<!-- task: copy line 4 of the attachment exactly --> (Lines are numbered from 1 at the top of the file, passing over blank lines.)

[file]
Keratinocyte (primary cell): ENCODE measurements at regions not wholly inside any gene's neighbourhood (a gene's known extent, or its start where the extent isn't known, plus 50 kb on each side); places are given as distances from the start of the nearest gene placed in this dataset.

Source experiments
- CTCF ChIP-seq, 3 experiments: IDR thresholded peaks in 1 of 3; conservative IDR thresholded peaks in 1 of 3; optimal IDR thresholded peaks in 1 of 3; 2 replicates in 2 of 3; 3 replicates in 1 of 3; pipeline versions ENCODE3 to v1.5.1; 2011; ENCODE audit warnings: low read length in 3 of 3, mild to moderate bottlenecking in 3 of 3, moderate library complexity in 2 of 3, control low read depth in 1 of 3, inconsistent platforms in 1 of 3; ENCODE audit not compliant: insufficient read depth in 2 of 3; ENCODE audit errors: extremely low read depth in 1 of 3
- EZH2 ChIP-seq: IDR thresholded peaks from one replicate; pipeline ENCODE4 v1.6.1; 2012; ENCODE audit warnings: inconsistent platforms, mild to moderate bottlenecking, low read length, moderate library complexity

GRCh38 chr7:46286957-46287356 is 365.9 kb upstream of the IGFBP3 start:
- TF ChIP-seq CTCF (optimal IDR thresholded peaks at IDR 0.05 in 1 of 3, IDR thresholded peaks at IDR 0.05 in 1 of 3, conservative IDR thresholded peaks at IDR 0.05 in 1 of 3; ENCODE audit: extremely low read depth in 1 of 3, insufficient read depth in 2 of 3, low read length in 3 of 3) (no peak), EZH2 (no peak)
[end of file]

- EZH2 ChIP-seq: IDR thresholded peaks from one replicate; pipeline ENCODE4 v1.6.1; 2012; ENCODE audit warnings: inconsistent platforms, mild to moderate bottlenecking, low read length, moderate library complexity